Homecoming Week is in full effect at FAMU, and SGA hosted its annual Taste of a Rattler event Wednesday on The Set. The event was a festive affair filled with music, food, fun and more food.
“Taste of a Ratter is an event that we’ve been doing for a long time. We changed the name, I think, in 2013 to Taste of a Rattler. I think it was SGA BBQ before that. It’s basically an event where we call out different food trucks from around the city, so they can have a taste of Tallahassee, and things like that,” said Johnika Moss, a graduate assistant for SGA.
Taste of a Rattler introduces a culturally diverse flavor to FAMU students every year, as vendors from all over the Tallahassee area bring out a sampling of some of the most varied tastes to the students of FAMU. This year was no exception, as the food selection ranged from a variety of different vendors. From Big D’s BBQ, which severed up a slice of soul food with their selection of Bar-B-Q chicken, ribs, baked beans, and potato salad. Sam’s Pineapple, which offered up a unique taste of Hawaiian flavors, with their signature pineapple served with chicken and rice inside. And even Metz Catering, which is known for its upstate-style cuisine, made an appearance at the event serving up the best they had to offer.
“FAMU is pretty diverse. So at this event here you get to see the different cultures and tastes of food. And then the thing about it is, most people have never had soul food before. So this is their first time having this food. Some people have never had dessert with a pineapple and rice. So it’s really diverse, it’s really cool that people get to eat those things. And we get to give them the opportunity to taste those foods for the first time,” Theresa Jean Louis, a sophomore SGA senator, said.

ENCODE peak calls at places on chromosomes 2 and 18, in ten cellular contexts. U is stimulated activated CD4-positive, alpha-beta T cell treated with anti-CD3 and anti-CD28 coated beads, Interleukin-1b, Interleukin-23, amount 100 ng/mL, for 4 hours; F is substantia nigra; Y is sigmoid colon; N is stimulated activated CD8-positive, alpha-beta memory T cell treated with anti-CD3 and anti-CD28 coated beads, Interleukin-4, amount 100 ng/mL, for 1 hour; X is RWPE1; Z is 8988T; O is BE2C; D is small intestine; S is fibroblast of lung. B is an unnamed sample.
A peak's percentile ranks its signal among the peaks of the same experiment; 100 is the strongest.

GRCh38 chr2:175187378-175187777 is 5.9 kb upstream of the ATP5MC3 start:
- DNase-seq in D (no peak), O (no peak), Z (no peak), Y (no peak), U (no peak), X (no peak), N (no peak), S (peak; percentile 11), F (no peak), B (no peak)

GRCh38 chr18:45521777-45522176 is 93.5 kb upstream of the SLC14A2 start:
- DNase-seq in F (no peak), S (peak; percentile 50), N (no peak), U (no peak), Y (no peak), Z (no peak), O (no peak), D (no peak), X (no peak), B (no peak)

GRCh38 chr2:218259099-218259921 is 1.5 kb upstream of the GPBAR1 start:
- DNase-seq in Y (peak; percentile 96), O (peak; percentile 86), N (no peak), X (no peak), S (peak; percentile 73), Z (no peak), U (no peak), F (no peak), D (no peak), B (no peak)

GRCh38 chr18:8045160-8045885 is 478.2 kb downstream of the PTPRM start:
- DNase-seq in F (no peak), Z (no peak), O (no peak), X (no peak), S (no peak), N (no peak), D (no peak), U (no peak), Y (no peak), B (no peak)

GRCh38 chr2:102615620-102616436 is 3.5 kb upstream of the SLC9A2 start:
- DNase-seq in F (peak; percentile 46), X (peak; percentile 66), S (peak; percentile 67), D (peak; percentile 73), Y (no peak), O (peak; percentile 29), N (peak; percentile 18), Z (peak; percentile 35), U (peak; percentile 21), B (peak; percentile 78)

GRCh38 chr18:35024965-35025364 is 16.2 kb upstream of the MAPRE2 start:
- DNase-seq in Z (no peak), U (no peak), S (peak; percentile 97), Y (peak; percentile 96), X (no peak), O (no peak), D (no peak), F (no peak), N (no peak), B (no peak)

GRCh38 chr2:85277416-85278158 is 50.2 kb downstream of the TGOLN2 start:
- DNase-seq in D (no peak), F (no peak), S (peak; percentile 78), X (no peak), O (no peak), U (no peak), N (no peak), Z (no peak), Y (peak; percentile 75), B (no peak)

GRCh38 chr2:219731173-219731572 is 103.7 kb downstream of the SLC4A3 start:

Taste of a Rattler looks to bring in a new crop of vendors from across Tallahassee to FAMU during Homecoming Week. Every year is an opportunity for SGA to do something different, which means new vendors and more diverse cultures year after year.
“I guess it’s bringing in more opportunities, shall we say. Vendors get to come here, and they get to showcase what they do. I think in the near future it will be more successful and it will bring more diversity.” Louis said.
“This is the way that you do it. Because oftentimes people think just because we go to an HBCU we don’t know different cultures. So this way people can get insight on different food and other things that are going around Tallahassee,” Moss said.